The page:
Vince Carter's place in NBA history is probably best discussed when he's done playing, but at this point the 41-year-old has no plans to retire.
Still, in his 20th season, Carter continues to solidify his name among NBA legends, moving into 22nd place in scoring in NBA history during the Kings' 106-90 loss to the Detroit Pistons Monday night at Golden 1 Center.
Carter passed Patrick Ewing with a 3-pointer with 29.5 seconds to play in the third quarter, giving him 24,817 points for his career, two more than Ewing. Jerry West is 21st with 25,192 points.
"When you're talking about Jerry West, Patrick Ewing, these are staples of the NBA," Carter said. "These are names, I don't care what generation you talk to in this game, they know who these guys are. To say that you passed them in scoring, it doesn't get any better than that."
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Now Carter is sandwiched between the two legends on the all-time scoring list.
Carter said it's hard to discuss himself as being in the company of legends, especially while he's still playing. Even then, he'll let other figure out if he's earned legendary status.
"I leave that for other people to argue about," Carter said. "Some people maybe yes, some people, maybe no. That's fine. Anytime I'm able to pass a Patrick Ewing, to be in the conversation to potentially pass Jerry West, I'm very thankful. I don't take any of this for granted."
Carter has evolved from one of the league's stars, a seven-time All-Star who now is a reserve on a rebuilding team that perhaps relies on his knowledge and mentorship more than his play.
Carter said as his role changed as a player, he stopped monitoring his place on the scoring list. Carter jokes that if you play as long as he has, some records are bound to come with it. He appreciates having a place in NBA history, but does not worry about where he ranks on all-time lists. He actually prefers not to know.
"I don't look at that stuff anymore," Carter said. "I think when you do that, you naturally put the pressure on yourself where you press instead of just playing. At this point I just play basketball and I let those milestones, records happen, if they happen. And I think that's been good for me."
Still, the significance of the moment wasn't lost on Carter.
"I know how special this is, and this is a dream for every basketball player who plays, that you can pass the legends of legends of the game," Carter said. "I don't care if you consider me a legend or not. If I don't play another game I can always say I was 200 points away from passing Jerry West, who was one of the greatest, and passed Patrick Ewing, who was one of the five best big men all-time."
Carter, who scored seven points against Detroit, passed Ewing on a 3-pointer. But in the second quarter, Carter had a steal that he turned into a breakaway dunk.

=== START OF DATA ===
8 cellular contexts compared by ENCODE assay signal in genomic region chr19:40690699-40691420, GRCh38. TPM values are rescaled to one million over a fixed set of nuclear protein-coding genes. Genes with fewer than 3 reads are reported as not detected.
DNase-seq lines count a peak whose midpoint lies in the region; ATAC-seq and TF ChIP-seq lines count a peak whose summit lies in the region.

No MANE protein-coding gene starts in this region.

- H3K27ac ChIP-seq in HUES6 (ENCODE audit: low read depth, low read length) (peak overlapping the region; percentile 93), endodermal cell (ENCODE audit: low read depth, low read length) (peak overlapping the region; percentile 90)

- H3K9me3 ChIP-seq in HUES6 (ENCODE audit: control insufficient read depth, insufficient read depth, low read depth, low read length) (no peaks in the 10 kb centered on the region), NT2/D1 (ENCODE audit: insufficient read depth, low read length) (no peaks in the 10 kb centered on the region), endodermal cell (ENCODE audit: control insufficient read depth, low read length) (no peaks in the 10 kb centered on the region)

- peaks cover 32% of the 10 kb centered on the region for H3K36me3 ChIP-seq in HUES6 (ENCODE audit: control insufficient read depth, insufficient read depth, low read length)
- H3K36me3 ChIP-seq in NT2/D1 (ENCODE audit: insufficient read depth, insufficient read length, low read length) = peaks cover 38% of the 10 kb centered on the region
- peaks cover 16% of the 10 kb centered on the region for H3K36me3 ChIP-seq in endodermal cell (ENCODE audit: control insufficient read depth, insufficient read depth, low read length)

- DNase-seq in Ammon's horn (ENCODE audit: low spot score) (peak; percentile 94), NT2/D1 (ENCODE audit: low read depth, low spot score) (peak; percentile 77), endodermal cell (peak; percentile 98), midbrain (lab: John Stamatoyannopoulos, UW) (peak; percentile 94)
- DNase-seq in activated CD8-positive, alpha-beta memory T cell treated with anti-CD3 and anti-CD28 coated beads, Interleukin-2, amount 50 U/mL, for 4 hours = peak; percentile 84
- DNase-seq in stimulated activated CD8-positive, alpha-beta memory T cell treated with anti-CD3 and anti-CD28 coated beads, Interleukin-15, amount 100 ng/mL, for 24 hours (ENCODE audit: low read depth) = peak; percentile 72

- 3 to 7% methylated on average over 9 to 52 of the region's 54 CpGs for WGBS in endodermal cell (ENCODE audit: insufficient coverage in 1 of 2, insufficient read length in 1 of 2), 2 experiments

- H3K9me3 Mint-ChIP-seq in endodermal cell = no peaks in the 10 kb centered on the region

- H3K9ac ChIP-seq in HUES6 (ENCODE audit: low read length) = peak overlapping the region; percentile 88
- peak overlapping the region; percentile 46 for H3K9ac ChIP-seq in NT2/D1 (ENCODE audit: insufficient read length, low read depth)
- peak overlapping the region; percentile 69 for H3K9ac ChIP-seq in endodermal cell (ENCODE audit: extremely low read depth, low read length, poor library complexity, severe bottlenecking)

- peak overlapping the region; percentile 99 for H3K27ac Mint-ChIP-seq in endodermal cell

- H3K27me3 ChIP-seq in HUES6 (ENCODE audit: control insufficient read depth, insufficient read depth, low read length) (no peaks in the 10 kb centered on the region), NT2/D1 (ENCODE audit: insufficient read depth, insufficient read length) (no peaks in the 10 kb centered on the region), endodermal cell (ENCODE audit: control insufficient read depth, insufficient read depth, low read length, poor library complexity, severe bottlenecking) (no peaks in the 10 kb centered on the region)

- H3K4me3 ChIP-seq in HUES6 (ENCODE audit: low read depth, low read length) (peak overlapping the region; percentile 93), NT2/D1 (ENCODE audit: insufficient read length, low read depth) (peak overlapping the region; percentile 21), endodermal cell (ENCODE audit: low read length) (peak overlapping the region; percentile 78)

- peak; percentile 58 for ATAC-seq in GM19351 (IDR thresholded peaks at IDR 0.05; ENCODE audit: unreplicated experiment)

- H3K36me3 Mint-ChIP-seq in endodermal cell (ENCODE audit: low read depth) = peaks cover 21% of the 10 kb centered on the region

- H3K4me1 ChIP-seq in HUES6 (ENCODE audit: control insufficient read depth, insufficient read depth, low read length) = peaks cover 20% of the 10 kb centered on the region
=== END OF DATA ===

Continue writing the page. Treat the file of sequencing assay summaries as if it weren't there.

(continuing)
Carter, the 2000 NBA Slam Dunk champion and a renowned in-game dunker, still likes to get above the rim, even at 41.
"It's always fun," Carter said of dunking. "It's fun for everyone, just to show I can still do it. I think I've proven I can but it's still fun. I told (Detroit's) James Ennis on the way, I said stay back, don't foul me. "
That the milestone came against the Pistons was important to Carter, because of his relationship with Detroit coach Stan Van Gundy, whom he played for when he was with the Orlando Magic.
"Usually after the game he walks off," Carter said. "He made it his business to come over and shake my hand, thank me, give me a hug and all of that. I have the utmost respect for Stan for that. I'm just very thankful he was there to witness that."
Van Gundy said the Pistons "didn't rotate properly," which allowed Carter to be able to hit the 3 to pass Ewing.
"Vince can give us credit for that and Pat’s probably (mad) at me right now," Van Gundy said. "But Vince’s career has been amazing. He’s slowed down a little bit but he’s still playing at a pretty damn high level for a guy that’s been in the league this long. He’s not jumping over buildings now. He’s just playing the game on intelligence, toughness and everything else. One of my favorites."
Carter missed the previous two games because he was away from the team for personal reasons. If not, he would have probably passed Ewing sooner.
Carter said every time he plays he's thankful and he loves the game too much to disrespect it.
So if more milestones come, he'll be ready.
"I always say if you play long enough things like this happen, but at the same time you've still got to put the ball in the basket for it to happen," Carter said. "I'm very thankful."